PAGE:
Nice story, Elizabeth. Interesting that wind could deliver half the world's energy needs by 2030. I'm sure that would require advances in technology. This window-based energy collector may be a contribution to that.
"You don't normally find a wind turbine in the middle of a large metropolitan area, .......... has developed a wind turbine that can be positioned between, or atop, skyscrapers and large buildings to harvest wind areas in urban areas."
Elizabeth, but in my country we can see small wind mills over most of the buildings as a part of hybrid power generator. They used to install small turbine type windmill (hybrid mode) along with solar panels to generate power.
Rob, but windmills may not be suitable for all cities or places. I my place we had implemented wind farms at certain areas, where wind is available atleast for 200 days/year. Other areas EB (Electricity Board) has instated solar panels for power generation. In certain places, they had implemented hybrid model, consisting of both windmill and solar.
This has be done before it's commonly referred to the 'ladder mill'. Or, maybe I should say it has not been done, but has been patented several times as far back as 1972. The reason it has not be done, is because it's not an efficient way to extract power from air flow.
If you were going to spend money to extract power from air flow, you would compare this to a rotating blade an see that the return on investment dictated a rotating blade. Then you might think about a vertical axis wind turbine and see that the return on investment dictated a horizontal axis wind turbine. You might think about putting a shroud, end plates, funnels, or whatever on your wind turbine and find that it would be much cheaper to simply extend the blades a little longer.
There is a reason all wind turbines look pretty much alike, the laws of physics and economics dictate how they look.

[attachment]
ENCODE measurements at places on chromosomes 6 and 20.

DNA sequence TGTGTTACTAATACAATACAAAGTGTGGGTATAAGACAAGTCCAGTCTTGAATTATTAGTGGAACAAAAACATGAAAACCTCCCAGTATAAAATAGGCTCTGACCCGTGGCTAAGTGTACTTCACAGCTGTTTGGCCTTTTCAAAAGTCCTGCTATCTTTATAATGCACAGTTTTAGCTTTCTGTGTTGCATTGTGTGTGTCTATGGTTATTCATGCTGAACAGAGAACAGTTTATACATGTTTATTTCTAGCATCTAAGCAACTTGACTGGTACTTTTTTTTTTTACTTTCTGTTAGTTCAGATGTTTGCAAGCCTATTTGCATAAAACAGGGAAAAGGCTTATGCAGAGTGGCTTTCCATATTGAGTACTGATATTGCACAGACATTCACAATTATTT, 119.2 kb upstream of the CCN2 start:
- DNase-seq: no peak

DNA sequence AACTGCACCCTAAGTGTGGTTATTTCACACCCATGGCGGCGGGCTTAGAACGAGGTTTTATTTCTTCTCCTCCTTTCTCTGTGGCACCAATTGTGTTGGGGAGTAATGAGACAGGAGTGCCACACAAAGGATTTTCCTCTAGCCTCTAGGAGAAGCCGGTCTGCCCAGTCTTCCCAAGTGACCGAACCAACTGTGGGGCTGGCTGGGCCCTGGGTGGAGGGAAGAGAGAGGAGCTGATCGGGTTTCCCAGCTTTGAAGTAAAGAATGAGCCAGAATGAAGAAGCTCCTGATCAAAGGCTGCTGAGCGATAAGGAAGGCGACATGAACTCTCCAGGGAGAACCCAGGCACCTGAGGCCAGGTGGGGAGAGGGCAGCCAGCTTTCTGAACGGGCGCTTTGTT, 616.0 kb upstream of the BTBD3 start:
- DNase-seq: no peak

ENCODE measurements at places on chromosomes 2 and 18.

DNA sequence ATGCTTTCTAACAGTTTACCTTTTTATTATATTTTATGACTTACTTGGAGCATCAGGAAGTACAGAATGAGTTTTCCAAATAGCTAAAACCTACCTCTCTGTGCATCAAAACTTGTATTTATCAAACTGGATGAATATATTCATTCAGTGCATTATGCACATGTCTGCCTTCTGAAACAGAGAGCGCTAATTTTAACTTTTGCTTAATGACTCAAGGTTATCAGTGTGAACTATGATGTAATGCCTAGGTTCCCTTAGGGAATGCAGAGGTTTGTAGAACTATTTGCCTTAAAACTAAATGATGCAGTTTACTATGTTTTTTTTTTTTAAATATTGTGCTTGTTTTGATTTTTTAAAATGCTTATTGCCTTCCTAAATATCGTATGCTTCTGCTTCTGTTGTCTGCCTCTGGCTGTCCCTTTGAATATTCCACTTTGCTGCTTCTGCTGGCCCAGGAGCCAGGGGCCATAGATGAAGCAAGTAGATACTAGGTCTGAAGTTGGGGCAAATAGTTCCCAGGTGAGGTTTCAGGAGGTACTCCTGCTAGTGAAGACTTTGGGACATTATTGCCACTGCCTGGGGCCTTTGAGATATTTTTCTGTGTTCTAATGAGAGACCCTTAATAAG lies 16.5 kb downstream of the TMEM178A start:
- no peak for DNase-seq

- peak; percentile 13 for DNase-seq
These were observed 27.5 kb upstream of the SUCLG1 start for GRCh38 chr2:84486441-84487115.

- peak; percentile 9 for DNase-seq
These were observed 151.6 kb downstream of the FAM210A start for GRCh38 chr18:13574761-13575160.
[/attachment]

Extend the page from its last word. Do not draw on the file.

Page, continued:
This may be very good in the concrete canyons in many large cities. The channelling effects of the buildings will raise the wind speeds. The channeling may help with the inability to turn the generator to face the wind. This generator may be less of a problem with bird strikes than the rotating propeller type turbines.
You are probably right with almost all of your comments, but not so much in the case of the vertical axis turbine. Our pitch-controlled vertical machine has a Cp higher than any traditional horizontal-axis turbine commercially available. It is also quieter, more bird friendly, and easier on the eyes than traditional machines. Unfortunately we only make a 70kW version at the moment.
Good point, My Design. Do you know what cities may be good choices for wind energy? Here in Albuquerque, we have a windy spring, but I don't believe we top 200 windy days. The need for consistent wind could create barriers to wind energy collection.
The Dutch are known for their love of bicycling, and they’ve also long been early adopters of green-energy and smart-city technologies. So it seems fitting that a town in which painter Vincent van Gogh once lived has given him a very Dutch-like tribute -- a bike path lit by a special smart paint in the style of the artist's “Starry Night” painting.
For decades, engineers have worked to combat erosion by developing high-strength alloys, composites, and surface coatings. However, in a new paper, a team at Jilin University in China turned to one of the most deadly animals in the world for inspiration -- the yellow fat-backed scorpion.
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